Cases of children with diabetes rise from 150 to 250 new records per year in the Dominican Republic
Santo Domingo.- According to Elbi Morla, the former president of the Dominican Society of Pediatric Endocrinology, there are currently between 1,500 to 2,000 children under the age of 18 in the Dominican Republic who have been diagnosed with diabetes mellitus, a chronic disease characterized by high blood sugar levels.
Morla stated that the number of children diagnosed with diabetes has increased since the arrival of the COVID-19 pandemic. The average annual diagnosis rate has risen from 150 to approximately 250 cases per year.
If left uncontrolled, diabetes can lead to various complications such as blindness, kidney failure, heart attacks, strokes, and lower limb amputations.
Morla explains in his book, “My son has diabetes. What should I do?”, that diabetes can be present from birth in some children, but it is more commonly diagnosed between the ages of 5-7 and 10-14. Children with diabetic relatives are more prone to developing the condition, with a 5% risk when one parent is diabetic and a 15-20% risk when both parents are.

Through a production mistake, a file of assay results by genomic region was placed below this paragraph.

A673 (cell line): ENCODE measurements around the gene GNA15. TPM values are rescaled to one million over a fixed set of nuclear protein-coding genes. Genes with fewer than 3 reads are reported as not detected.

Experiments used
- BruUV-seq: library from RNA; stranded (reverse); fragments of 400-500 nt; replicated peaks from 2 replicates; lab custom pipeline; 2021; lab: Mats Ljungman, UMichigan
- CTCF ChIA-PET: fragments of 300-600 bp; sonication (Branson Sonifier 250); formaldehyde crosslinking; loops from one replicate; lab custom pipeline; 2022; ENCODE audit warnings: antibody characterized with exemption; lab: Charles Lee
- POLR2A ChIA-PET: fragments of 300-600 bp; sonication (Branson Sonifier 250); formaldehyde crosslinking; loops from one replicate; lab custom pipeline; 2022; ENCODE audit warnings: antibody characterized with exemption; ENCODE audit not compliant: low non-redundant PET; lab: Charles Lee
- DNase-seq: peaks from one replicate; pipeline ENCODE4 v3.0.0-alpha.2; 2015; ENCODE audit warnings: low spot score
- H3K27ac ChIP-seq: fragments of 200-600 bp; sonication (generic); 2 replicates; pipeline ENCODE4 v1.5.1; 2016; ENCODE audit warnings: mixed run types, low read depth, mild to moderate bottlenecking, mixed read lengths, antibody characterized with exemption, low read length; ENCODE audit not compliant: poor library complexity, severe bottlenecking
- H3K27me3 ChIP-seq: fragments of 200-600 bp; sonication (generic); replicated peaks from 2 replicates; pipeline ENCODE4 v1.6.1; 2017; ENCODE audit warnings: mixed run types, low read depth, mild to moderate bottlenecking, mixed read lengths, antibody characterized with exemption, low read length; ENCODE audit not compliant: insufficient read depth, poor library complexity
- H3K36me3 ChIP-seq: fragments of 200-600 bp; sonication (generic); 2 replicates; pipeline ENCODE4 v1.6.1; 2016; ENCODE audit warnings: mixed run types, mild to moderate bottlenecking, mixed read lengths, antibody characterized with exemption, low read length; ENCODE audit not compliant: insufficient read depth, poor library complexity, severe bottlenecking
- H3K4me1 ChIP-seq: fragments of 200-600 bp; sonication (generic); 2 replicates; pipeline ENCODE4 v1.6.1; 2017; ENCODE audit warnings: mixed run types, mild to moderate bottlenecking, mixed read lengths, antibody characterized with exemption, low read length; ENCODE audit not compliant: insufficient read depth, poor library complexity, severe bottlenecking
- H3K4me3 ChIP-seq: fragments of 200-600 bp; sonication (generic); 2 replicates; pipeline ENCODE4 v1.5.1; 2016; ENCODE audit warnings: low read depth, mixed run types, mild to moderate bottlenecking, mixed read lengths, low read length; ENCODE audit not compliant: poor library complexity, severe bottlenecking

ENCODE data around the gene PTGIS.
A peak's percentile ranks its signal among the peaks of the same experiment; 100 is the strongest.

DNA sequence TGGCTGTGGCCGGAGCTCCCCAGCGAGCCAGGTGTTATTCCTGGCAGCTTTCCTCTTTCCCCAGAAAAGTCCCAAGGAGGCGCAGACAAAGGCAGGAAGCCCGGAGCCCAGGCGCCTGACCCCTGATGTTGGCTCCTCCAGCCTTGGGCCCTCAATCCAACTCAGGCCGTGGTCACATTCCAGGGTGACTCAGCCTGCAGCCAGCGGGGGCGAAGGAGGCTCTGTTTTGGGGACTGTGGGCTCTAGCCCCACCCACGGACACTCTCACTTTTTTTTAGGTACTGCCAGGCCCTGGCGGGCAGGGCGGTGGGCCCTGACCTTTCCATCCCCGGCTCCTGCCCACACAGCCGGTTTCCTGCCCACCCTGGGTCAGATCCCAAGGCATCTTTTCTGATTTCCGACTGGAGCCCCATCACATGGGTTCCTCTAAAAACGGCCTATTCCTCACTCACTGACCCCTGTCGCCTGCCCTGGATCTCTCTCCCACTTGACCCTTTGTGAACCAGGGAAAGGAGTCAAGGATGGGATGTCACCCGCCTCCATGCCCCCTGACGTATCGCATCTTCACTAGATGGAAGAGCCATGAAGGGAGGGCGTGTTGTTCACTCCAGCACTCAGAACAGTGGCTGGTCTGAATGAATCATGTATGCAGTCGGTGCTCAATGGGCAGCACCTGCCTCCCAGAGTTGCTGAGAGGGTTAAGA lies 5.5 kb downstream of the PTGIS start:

The specialist notes that the most common form of diabetes in children is type 1 diabetes, which requires insulin treatment. However, the frequency of diagnoses of type 2 diabetes, which is typically associated with adults, is increasing in obese children and adolescents.
Morla emphasizes five essential aspects of diabetes management in children and adolescents: diabetes education for the patient and their family, a proper dietary plan, insulin administration, exercise, and mental health care.
Clemente Terrero, the director of Robert Reid Cabral Hospital, mentioned an increase in cases of diagnosed diabetes in children. He noted that these children often require hospitalization due to their decompensated condition upon arrival at the hospital. Although he did not provide specific numbers, Terrero stated that diagnoses have become more frequent after the COVID-19 pandemic.
A similar situation was observed at Hugo Mendoza Hospital, where Dhamelisse Then, the hospital’s director, described the number of children arriving at the hospital with ketoacidosis (diabetic coma) as “alarming.” Ketoacidosis occurs when the body lacks sufficient insulin to allow blood sugar to enter cells for energy use.
During a recent colloquium with medical societies and public health authorities, Then stated that the Pediatric Intensive Care Unit (ICU) has been admitting three to four patients per week due to decompensation resulting from ketoacidosis.